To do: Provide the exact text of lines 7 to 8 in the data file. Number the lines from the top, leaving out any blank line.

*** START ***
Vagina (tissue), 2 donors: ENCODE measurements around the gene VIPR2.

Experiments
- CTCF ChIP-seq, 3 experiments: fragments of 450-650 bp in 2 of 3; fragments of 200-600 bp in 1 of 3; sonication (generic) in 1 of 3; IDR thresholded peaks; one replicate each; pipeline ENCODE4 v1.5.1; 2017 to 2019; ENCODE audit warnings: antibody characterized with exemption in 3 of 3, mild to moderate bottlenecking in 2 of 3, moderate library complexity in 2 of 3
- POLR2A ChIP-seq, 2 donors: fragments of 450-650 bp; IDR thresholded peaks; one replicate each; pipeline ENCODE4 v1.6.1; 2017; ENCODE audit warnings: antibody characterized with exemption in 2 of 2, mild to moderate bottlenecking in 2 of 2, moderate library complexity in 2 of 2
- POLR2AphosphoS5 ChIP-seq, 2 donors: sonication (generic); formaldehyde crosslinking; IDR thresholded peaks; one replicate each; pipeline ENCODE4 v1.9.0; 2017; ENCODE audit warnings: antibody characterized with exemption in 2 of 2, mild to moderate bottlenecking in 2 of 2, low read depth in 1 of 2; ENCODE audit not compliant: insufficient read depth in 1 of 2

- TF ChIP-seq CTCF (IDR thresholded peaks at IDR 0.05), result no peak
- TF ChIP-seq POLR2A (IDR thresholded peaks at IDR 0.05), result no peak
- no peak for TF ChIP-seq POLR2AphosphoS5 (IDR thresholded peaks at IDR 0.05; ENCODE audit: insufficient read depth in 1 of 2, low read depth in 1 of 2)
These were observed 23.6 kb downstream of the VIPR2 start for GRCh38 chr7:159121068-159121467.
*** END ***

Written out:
- TF ChIP-seq POLR2A (IDR thresholded peaks at IDR 0.05), result no peak
- no peak for TF ChIP-seq POLR2AphosphoS5 (IDR thresholded peaks at IDR 0.05; ENCODE audit: insufficient read depth in 1 of 2, low read depth in 1 of 2)